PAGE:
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How MIT’s Environmental Solutions Initiative plans Earth Day events #withAsana

Every Earth Day, people around the world show their support for environmental protection and preservation through events, community service, and education. As a celebration of the environment we live in—and the resources it provides us every day—Earth Day is also a reminder to treat our planet with respect and to do our best in keeping it healthy.

A huge part of Earth Day is the many events held worldwide by schools, organizations, governments, and communities alike. To celebrate Earth Day, we’d like to share how the Massachusetts Institute of Technology’s (MIT) Environmental Solutions Initiative (ESI) plans Earth Day events #withAsana.

The MIT ESI and what they stand for

ESI party ESI’s mission is to advance science, engineering, policy and social science, design, and the arts and humanities towards a people-centric and planet-positive future. They pursue this mission by mobilizing students, faculty, and staff across MIT in partnerships for interdisciplinary education, research, and convening.

Based in Cambridge, MA on the MIT campus, ESI’s team operates around the world. With three full-time employees and two interns, they’re a small, but incredibly active team. They produce 20–25 events, send a monthly newsletter, fund 15 – 20 research and curriculum grants for MIT professors and scientists, and support 10 PhD fellows whose research is focused on sustainability each year.They also work on multiple educational initiatives, including the launch of a new undergraduate minor in Environment & Sustainability.

They also work on multiple educational initiatives, including the launch of a new undergraduate minor in environment and sustainability.

ESI is unique in their multidisciplinary approach to solving major global environmental problems. We spoke to Hannah Loomis, ESI’s Senior Program Assistant, who expanded upon their approach: “We believe that climate change must be addressed by all fields working together, from scientists to artists to policy makers.” This manifests in ESI’s work focusing equally across education, research, and convening.

Planning events #withAsana

MIT Hackathon
To celebrate Earth Day, ESI is planning three different events:

  • A research symposium of presentations and posters by nine recipients of their 2015 Seed Grant
  • An outdoor celebration on Earth Day itself, where families and community members can participate in all sorts of hands-on activities—from experiencing climate change through virtual reality to making terrariums
  • A lecture by Bob Inglis, former Congressman and founder of republicEn, as part of their People & the Planet lecture series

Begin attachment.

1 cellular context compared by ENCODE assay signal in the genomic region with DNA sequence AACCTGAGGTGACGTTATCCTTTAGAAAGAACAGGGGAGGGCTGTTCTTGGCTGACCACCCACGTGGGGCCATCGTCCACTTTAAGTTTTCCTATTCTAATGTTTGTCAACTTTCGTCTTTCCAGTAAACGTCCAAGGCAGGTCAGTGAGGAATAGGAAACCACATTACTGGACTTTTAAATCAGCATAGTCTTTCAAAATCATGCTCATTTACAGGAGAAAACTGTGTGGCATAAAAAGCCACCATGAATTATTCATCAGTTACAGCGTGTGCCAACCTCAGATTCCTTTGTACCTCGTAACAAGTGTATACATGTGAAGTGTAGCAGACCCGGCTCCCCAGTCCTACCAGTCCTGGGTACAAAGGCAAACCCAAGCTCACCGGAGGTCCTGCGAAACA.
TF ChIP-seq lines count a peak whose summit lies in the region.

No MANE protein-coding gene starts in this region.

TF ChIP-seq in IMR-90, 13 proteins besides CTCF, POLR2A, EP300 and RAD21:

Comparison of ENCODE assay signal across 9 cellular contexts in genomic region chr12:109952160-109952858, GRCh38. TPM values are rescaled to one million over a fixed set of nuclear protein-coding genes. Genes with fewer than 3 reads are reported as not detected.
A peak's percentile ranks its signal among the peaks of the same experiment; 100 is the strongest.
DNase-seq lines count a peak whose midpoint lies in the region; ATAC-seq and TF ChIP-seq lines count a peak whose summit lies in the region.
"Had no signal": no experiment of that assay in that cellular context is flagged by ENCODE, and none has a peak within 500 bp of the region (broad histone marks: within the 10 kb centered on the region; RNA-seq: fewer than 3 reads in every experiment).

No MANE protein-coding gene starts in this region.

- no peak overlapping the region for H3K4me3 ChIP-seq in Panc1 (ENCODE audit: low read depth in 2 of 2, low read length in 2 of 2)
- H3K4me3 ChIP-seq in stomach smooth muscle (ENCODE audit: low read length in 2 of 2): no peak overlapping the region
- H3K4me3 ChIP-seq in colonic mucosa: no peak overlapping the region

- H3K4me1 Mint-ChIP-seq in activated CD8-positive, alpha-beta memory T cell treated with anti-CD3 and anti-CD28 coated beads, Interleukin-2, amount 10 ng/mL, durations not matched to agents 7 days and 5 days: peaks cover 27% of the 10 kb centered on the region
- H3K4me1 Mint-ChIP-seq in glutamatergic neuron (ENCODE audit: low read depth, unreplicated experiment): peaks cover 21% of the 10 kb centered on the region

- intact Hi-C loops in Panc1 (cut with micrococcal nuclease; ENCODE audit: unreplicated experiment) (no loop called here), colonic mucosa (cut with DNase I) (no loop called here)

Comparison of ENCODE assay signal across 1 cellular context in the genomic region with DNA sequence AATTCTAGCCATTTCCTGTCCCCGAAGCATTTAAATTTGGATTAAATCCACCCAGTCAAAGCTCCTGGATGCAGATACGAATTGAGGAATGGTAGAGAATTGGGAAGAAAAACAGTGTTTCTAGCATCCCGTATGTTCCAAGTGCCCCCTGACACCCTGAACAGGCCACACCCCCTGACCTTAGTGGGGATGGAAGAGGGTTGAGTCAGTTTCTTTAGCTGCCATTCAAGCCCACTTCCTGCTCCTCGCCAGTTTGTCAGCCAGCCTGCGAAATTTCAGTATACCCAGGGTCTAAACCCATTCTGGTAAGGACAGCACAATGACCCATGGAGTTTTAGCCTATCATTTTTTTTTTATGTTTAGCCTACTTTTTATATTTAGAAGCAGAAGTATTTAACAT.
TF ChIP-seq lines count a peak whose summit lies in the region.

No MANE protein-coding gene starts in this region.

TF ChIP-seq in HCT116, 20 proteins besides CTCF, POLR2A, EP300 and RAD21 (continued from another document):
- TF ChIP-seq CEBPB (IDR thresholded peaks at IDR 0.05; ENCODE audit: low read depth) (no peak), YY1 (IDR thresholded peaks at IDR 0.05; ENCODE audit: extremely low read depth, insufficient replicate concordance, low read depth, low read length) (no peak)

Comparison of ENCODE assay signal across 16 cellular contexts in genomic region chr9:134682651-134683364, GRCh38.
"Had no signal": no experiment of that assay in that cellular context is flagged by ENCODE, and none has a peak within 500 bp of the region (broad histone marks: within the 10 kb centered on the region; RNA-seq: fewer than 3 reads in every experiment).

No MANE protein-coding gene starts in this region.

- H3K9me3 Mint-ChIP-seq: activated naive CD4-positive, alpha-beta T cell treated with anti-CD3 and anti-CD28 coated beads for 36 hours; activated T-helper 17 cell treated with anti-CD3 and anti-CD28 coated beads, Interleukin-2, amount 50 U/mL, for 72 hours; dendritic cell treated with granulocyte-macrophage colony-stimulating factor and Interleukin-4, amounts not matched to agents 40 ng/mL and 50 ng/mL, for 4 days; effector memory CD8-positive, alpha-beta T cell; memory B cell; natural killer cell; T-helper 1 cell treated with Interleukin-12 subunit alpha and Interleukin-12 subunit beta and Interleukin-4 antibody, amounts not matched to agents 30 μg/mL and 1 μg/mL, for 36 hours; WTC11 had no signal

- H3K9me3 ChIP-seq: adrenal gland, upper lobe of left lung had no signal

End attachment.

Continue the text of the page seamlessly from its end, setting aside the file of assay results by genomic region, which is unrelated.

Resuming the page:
ESI has a separate Asana project for each event, with different sections for things like planning, logistics, collaboration, activities, and communication. In addition to assigning tasks to different people and due dates to each task, they use custom fields to indicate the status of a task (needs to be assigned, not started, in progress, done but should stay visible, or FYI).

Because they host multiple events each year, ESI created a template for different types of events, which they duplicate each time they kick off a new one. Hannah refers to archived event projects to see all the tasks and notes from the previous iteration. “Next year when we run the same event,” she says, “I won’t have to rethink everything.”

Event planning tips from ESI

Harvey Tropical Peat Swamp Research

  • Create your own project “template” for events. Every time you have a new event, use and update your template so that you know exactly what needs to be done between planning and producing a memorable event.
  • Use project sections for different parts of the event planning process, like strategy, logistics, and communication.
  • Assign tasks to your teammates with clear due dates so that everyone knows who’s doing what by when.
  • For check-ins, use an Asana project to track your meeting agenda so that you can review items with your team right then and there, as well as assign follow-up tasks.
  • If you’re kicking off planning for an annual event, review last year’s archived event project to remind yourself of what worked, what didn’t, and any other key takeaways.

Beyond using Asana for every event they plan, ESI tracks all of their communications, educational programming, grants, and administration in Asana. They also keep a running list of agenda items for their weekly meetings in Asana, which everyone contributes to, and run their meetings using the list by projecting Asana on a screen. Hannah says, “It’s a great way check in on things, and we love that we can include descriptions, files, and links right in each task so it’s easy to review items with the team. There’s no searching around for documents or emails.”

Why Earth Day matters

Earth Day is an important opportunity to recognize the natural world that supports and sustains each of us. It’s also a time to reflect on and evaluate our daily practices—and how they impact our planet. For ESI, Earth Day is not just a chance to celebrate everything the earth has provided us, but also to create awareness of and foster innovation through events.

Check out these event planning tips to plan any event #withAsana. And be sure to celebrate our planet on Earth Day, and every day!

Special thanks to The MIT ESI team

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